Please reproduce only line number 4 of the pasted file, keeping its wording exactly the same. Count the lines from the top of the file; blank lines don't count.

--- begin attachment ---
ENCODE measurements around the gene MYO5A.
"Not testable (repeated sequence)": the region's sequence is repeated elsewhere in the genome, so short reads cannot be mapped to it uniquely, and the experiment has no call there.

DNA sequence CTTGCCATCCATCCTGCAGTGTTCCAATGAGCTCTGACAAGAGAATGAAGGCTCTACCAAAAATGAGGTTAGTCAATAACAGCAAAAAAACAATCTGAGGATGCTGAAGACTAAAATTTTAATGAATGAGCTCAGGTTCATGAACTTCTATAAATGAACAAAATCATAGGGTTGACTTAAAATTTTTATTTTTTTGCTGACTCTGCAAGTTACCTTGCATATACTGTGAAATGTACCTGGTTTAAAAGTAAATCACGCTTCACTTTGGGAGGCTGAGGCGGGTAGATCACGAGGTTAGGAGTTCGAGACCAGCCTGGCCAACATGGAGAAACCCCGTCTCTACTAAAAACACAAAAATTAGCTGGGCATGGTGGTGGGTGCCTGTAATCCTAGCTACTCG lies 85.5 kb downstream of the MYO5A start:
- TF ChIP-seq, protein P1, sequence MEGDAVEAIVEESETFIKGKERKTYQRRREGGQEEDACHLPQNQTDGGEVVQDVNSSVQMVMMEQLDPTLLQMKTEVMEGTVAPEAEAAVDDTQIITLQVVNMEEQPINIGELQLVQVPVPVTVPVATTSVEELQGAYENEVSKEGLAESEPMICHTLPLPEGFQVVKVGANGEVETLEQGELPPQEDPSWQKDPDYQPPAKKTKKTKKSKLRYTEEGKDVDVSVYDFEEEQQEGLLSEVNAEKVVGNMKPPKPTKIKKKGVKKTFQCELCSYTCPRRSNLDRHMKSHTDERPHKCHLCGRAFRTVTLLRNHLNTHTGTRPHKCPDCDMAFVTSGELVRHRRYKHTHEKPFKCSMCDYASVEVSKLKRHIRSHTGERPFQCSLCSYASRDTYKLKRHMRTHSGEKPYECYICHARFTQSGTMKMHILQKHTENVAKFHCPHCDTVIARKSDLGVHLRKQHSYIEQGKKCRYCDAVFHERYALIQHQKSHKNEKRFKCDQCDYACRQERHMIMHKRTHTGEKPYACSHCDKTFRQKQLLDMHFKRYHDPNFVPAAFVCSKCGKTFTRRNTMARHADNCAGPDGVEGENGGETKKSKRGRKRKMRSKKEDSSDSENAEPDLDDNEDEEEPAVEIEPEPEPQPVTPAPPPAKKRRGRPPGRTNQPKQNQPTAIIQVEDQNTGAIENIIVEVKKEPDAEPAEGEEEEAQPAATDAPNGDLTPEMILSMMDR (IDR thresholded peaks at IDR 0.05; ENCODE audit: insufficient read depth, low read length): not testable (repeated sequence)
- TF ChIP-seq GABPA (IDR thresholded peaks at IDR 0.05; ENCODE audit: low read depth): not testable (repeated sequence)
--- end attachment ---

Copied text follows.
- TF ChIP-seq, protein P1, sequence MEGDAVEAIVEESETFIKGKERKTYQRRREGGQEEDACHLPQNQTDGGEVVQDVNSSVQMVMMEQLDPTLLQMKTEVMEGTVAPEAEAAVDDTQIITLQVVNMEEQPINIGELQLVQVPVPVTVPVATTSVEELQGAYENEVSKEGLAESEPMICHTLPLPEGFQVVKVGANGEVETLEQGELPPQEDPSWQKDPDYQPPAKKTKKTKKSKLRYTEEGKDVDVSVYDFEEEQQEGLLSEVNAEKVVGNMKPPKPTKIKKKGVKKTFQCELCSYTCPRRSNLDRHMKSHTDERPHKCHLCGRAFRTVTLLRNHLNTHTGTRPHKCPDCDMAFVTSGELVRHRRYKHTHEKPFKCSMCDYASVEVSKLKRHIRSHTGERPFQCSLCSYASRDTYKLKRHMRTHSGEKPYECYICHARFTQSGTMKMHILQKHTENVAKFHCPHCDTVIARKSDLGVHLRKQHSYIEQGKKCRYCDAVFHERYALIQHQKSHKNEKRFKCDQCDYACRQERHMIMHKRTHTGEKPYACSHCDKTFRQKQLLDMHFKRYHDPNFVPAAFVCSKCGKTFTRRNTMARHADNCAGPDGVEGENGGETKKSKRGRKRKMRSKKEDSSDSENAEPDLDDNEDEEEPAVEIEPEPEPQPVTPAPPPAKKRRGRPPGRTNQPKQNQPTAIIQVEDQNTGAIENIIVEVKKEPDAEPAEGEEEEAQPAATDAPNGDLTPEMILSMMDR (IDR thresholded peaks at IDR 0.05; ENCODE audit: insufficient read depth, low read length): not testable (repeated sequence)